73for example, has undergone massive improvements including several
 74useful add-ons in ``django.contrib`` which complement and build on
 75Django's form-handling capabilities, and Django's file-uploading
 76handlers have been refactored to allow finer-grained control over the
 77uploading process as well as streaming uploads of large files.
 79Along with these improvements and additions, we've made a number of
 80of backwards-incompatible changes to the framework, as features have been
 81fleshed out and APIs have been finalized for the 1.0 release. A
 82complete guide to these changes will be available as part of the final
 83Django 1.0 release, and a comprehensive list of backwards-incompatible
 84changes is also available on the Django wiki for those who want to
 85begin developing and testing their upgrade process:
 90The Django 1.0 roadmap
 93One of the primary goals of this alpha release is to focus attention
 94on the remaining features to be implemented for Django 1.0, and on the
 95bugs that need to be resolved before the final release. Following
 96this release, we'll be conducting a series of sprints building up to a
 97series of beta releases and a release-candidate stage, followed soon
 98after by Django 1.0. The timeline is projected to be:
100* August 1, 2008: Sprint (based in Washington, DC, and online).
102* August 5, 2008: Django 1.0 beta 1 release. This will also constitute
103  the feature freeze for 1.0. Any feature to be included in 1.0 must
104  be completed and in trunk by this time.
106* August 8, 2008: Sprint (based in Lawrence, KS, and online).
108* August 12, 2008: Django 1.0 beta 2 release.
110* August 15, 2008: Sprint (based in Austin, TX, and online).
112* August 19, 2008: Django 1.0 release candidate 1.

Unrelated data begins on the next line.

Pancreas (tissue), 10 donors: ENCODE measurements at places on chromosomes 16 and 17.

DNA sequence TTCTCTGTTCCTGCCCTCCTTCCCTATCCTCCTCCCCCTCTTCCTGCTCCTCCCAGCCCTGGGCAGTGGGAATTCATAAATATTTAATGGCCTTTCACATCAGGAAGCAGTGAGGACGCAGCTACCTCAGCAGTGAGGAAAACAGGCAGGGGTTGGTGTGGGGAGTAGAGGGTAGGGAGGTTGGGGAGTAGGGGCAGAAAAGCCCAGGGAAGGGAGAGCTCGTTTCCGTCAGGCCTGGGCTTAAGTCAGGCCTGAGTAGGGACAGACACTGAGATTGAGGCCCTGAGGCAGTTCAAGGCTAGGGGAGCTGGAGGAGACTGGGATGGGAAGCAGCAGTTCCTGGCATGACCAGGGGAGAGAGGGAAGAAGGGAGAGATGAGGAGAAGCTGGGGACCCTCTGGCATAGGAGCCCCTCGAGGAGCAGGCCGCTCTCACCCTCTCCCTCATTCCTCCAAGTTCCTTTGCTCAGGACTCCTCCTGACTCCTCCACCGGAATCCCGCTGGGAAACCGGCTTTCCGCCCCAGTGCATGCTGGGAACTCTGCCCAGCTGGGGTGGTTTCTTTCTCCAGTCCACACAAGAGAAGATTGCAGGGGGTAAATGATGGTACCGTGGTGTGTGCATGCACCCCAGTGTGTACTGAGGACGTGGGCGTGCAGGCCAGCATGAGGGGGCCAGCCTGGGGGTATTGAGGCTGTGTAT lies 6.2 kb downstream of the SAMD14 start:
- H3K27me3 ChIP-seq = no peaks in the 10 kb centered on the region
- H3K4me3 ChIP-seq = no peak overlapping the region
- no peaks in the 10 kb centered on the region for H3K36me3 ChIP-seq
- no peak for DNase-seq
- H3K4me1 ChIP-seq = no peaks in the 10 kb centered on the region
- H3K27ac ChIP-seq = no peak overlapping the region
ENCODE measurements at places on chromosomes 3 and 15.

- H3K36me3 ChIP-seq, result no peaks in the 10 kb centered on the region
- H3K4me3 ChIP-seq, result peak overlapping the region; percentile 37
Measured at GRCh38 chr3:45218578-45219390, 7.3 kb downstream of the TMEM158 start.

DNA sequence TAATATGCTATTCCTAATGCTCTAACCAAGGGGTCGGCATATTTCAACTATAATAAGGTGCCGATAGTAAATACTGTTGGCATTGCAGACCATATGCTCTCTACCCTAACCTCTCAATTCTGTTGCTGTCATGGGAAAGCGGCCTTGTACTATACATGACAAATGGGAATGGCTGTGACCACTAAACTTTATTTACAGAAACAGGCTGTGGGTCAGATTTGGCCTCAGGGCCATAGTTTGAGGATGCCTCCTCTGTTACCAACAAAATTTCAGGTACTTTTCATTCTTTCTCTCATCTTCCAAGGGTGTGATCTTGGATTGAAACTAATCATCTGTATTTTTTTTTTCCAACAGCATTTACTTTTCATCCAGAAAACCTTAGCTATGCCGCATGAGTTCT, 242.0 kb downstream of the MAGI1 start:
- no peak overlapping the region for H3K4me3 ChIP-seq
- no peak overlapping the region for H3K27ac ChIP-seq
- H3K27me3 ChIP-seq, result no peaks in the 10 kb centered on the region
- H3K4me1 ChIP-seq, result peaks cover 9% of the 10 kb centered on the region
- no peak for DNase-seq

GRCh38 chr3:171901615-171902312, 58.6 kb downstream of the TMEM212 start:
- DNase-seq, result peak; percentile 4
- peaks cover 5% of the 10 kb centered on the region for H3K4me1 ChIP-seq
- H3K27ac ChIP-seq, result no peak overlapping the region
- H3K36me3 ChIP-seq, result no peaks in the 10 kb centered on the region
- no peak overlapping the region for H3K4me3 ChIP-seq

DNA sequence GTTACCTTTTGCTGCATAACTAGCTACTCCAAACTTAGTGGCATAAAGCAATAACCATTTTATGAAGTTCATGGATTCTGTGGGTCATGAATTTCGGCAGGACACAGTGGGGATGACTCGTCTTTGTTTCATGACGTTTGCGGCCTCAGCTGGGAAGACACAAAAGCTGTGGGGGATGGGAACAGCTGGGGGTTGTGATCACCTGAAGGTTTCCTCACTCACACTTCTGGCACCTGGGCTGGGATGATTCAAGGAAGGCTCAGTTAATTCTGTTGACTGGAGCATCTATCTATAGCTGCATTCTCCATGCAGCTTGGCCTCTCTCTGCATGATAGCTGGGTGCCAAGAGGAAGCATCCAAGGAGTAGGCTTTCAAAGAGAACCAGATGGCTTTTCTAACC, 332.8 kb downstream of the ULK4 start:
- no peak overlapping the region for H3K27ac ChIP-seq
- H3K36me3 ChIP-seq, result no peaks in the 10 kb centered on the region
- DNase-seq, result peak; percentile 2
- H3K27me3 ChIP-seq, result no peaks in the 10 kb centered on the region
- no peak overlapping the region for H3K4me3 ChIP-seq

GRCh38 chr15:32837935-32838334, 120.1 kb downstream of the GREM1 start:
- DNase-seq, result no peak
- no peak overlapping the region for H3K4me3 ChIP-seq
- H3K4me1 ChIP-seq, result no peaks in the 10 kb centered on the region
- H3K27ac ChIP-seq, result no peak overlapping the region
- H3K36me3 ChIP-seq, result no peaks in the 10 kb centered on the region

114* August 22, 2008: Sprint (based in Portland, OR, and online).
116* August 26, 2008: Django 1.0 release candidate 2.
118* September 2, 2008: Django 1.0 final release. The official Django 1.0
119  release party will take place during the first-ever DjangoCon, to be
120  held in Mountain View, CA, September 6-7.
122Of course, like any estimated timeline, this is subject to change as
123requirements dictate. The latest information will always be available
124on the Django project wiki:
129What you can do to help
132In order to provide a high-quality 1.0 release, we need your
133help. Although this alpha release is, again, *not* intended for
134production use, you can help the Django team by trying out the alpha
135codebase in a safe test environment and reporting any bugs or issues
136you encounter. The Django ticket tracker is the central place to
137search for open issues:
141Please open new tickets if no existing ticket corresponds to a problem
142you're running into.
144Additionally, discussion of Django development, including progress
145toward the 1.0 release, takes place daily on the django-developers
146mailing list:
150...and in the ``#django-dev`` IRC channel on ````. If
151you're interested in helping out with Django's development, feel free
152to join the discussions there.
154Django's online documentation also includes pointers on how to
155contribute to Django:
157    :doc:`contributing to Django </internals/contributing>`
159Contributions on any level -- developing code, writing
160documentation or simply triaging tickets and helping to test proposed
161bugfixes -- are always welcome and appreciated.